Detroit Pistons power forward Charlie Villanueva says he is getting healthier by the day, and according to the Detroit Free Press, he could return as early as next week. Edited to add: However, it seems that there is some dissension in the beat-writing ranks, as MLive has their own Villanueva story that says his return is uncertain.
Villanueva, who is in the third year of a five-year deal and is making about $7.5 million, has only played six minutes total this season due to a troublesome right ankle.
He was largely immobile for two months and at one point thought season-ending surgery would be needed, but he's been feeling better and adding to his work load. On Monday, Villanueva practices with his teammates for the first time in a long time.
"I'm feeling real good; I went through the first 20 minutes of practice, non-contact, and felt pretty good," said Villanueva, who has not played since a Jan. 4 loss against Chicago. "I'm taking it day by day from now on. I'm not trying to speed things up. I'm just working my way back into things."
Villanueva's return could be a big boost for Detroit. The Pistons are weak on both the offensive and defensive sides of the ball, and while Charlie V. doesn't give you much on the defensive end he could greatly help the Pistons anemic offensive production.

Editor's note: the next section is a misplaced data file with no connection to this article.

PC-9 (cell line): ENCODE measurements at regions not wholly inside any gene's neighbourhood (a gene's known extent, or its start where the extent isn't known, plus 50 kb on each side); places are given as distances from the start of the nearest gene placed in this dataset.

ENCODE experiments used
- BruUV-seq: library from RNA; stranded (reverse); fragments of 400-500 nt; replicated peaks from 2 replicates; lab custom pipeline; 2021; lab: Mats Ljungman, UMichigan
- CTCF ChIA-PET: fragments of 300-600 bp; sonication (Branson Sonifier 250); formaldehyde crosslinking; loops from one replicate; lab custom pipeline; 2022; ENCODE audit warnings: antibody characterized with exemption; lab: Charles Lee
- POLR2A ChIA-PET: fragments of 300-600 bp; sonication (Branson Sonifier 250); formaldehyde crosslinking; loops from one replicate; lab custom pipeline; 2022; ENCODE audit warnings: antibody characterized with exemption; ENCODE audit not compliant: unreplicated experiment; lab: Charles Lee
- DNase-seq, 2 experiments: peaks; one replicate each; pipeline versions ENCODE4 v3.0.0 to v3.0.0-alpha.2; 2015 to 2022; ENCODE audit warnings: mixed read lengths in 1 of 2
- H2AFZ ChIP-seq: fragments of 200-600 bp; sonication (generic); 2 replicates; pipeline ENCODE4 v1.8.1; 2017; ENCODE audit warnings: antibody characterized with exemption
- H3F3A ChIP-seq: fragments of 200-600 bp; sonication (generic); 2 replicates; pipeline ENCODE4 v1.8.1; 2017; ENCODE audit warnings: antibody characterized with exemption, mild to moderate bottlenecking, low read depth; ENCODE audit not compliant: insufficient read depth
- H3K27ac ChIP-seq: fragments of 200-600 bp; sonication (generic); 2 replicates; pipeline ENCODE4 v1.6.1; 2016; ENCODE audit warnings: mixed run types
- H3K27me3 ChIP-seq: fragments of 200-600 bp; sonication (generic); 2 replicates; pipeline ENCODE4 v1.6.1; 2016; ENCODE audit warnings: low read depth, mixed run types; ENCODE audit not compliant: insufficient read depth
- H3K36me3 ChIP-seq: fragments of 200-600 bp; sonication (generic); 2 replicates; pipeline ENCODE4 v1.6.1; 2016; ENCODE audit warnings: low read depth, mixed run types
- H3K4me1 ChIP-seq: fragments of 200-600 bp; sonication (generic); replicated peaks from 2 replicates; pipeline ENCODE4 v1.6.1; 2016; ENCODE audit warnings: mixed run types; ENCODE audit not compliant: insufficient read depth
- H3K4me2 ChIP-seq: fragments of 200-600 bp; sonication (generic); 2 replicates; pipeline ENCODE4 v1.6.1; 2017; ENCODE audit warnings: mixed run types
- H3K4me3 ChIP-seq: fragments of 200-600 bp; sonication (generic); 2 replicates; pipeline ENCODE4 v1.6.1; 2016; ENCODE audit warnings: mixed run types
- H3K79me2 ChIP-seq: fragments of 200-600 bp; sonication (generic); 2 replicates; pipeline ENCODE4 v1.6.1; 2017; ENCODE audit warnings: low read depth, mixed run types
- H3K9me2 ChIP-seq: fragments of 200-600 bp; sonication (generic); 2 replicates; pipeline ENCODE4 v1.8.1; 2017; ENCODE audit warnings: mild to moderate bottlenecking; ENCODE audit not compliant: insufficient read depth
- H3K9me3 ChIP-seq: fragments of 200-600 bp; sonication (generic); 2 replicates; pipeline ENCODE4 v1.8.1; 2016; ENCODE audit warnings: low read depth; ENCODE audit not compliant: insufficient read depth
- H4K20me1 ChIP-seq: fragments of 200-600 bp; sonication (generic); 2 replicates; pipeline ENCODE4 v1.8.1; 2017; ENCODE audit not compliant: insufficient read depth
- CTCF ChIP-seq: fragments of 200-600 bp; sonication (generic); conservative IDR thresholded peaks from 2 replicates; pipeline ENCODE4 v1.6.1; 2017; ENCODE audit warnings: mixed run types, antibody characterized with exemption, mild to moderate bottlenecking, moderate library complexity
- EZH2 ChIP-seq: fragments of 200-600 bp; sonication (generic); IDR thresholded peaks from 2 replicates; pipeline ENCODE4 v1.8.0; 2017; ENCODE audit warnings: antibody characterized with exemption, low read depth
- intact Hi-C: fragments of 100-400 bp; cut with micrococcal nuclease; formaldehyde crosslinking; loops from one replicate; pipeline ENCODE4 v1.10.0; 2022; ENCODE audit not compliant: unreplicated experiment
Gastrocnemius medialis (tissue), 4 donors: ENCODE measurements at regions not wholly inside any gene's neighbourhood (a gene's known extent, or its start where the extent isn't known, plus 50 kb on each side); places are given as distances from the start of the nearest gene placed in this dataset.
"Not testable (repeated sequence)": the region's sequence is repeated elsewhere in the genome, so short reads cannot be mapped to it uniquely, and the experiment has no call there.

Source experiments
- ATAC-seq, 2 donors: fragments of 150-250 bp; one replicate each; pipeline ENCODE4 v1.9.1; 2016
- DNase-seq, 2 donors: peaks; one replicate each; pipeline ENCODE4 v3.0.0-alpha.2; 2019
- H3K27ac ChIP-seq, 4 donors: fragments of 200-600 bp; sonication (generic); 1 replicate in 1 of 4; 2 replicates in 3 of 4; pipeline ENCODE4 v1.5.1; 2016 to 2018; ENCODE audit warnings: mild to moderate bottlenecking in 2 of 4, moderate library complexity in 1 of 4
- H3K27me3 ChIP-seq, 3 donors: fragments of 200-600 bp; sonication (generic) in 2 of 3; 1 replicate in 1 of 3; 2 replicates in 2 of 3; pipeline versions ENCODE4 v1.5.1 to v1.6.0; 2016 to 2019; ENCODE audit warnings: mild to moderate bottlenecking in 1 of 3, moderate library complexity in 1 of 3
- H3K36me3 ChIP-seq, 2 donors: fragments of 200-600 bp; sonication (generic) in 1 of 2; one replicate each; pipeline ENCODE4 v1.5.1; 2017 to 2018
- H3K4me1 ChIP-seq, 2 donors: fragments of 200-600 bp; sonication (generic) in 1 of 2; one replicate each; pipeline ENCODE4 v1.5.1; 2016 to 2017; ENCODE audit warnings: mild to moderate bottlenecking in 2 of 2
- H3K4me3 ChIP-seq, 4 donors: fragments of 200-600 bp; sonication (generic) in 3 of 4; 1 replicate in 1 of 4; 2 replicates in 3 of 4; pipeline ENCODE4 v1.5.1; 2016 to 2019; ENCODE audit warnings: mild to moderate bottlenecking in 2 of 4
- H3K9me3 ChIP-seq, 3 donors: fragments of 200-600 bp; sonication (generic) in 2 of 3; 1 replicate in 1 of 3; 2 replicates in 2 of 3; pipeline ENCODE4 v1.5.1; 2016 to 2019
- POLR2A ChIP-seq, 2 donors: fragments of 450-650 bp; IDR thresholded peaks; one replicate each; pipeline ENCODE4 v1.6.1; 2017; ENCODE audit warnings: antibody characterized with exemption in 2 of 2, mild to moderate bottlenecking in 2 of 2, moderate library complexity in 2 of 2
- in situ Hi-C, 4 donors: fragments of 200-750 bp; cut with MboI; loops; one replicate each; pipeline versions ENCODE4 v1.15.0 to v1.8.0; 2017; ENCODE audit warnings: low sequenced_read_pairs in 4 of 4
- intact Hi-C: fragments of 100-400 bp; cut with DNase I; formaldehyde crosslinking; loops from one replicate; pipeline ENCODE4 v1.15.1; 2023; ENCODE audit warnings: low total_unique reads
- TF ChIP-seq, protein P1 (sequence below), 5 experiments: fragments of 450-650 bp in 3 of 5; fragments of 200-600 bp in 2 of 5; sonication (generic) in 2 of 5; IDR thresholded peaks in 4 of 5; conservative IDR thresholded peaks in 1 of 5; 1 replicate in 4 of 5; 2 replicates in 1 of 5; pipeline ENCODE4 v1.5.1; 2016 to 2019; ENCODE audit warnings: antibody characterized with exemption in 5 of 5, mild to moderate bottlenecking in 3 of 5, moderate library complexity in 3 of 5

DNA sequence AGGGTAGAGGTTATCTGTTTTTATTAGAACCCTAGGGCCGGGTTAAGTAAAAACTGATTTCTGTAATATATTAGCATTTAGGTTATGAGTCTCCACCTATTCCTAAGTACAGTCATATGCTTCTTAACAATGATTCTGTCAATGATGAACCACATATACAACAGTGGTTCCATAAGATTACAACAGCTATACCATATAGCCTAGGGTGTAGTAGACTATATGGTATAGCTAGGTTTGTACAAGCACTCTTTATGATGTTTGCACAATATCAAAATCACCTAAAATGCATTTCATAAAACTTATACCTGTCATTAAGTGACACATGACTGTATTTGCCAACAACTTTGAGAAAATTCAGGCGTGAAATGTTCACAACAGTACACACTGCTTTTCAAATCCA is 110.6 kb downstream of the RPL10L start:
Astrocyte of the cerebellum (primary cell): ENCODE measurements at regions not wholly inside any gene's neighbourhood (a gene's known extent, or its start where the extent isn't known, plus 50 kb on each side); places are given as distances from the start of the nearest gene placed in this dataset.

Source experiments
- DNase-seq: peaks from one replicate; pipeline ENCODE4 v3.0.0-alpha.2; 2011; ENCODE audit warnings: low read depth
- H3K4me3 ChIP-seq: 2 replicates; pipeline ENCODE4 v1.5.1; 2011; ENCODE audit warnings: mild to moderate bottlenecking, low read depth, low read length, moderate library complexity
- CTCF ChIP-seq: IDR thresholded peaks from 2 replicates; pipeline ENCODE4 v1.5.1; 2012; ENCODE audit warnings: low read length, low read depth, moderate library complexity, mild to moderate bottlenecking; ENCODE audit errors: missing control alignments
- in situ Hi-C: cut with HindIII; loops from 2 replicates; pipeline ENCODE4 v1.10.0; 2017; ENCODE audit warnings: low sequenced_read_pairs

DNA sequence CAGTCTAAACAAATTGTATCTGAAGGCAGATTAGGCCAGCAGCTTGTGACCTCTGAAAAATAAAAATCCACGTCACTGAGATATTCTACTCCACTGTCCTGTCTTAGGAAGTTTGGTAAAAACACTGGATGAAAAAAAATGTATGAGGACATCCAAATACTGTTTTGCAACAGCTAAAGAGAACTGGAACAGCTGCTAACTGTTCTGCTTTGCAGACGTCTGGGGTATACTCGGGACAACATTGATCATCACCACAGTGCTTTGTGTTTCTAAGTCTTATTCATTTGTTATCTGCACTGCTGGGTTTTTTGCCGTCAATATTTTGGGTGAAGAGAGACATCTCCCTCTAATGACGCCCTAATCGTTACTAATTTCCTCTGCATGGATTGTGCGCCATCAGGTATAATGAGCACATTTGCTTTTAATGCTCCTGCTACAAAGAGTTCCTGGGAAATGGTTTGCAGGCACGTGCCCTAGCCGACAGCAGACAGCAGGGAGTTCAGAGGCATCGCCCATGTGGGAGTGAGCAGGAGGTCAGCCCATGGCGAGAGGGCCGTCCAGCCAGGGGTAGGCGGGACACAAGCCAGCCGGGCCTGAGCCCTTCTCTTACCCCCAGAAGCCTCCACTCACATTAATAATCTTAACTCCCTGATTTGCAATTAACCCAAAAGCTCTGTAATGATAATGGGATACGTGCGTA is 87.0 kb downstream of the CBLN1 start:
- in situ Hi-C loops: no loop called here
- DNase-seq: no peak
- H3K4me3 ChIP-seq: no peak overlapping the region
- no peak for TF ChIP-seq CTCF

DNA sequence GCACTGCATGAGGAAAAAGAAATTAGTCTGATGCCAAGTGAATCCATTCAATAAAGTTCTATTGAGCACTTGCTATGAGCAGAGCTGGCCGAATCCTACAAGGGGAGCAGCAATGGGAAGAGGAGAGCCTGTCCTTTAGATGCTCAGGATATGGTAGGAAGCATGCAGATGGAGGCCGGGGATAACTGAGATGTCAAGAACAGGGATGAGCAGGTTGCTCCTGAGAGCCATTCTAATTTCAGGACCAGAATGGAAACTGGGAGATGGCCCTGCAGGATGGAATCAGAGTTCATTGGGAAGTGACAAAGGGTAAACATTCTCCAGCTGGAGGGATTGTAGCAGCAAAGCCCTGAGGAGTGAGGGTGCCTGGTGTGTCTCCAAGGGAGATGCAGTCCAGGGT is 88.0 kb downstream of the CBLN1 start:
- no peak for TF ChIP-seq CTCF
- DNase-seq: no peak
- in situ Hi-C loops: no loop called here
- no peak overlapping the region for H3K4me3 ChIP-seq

While Villanueva often gets lumped into fellow free agent disappointment Ben Gordon because both came to the team on big-money deals in the same year, Villanueva has been a much better offensive player during the duo's time in Motown.
Last season, Villanueva had a career-high true shooting percentage thanks largely in part to a 38 percent mark from long range. While that's not going to get him in the 3-point contest, it does keep the defense honest. And as a power forward, Villanueva greatly helps stretch the floor and open up driving lanes for Rodney Stuckey and Brandon Knight. Perhaps it could even help Greg Monroe's ability to make shots from 1 feet away from the basket because with Villanueva at the perimeter, an opposing big man is often unable to provide help defense.
And it would also allow Jonas Jerebko to play more small forward, giving him offensive options other than parking himself on the 3-point line. While shooting three 3-point attempts per game, JJ is only connecting on a dismal 29 percent of tries, and less fruitless attempts from three for JJ means better offensive efficiency for the Pistons.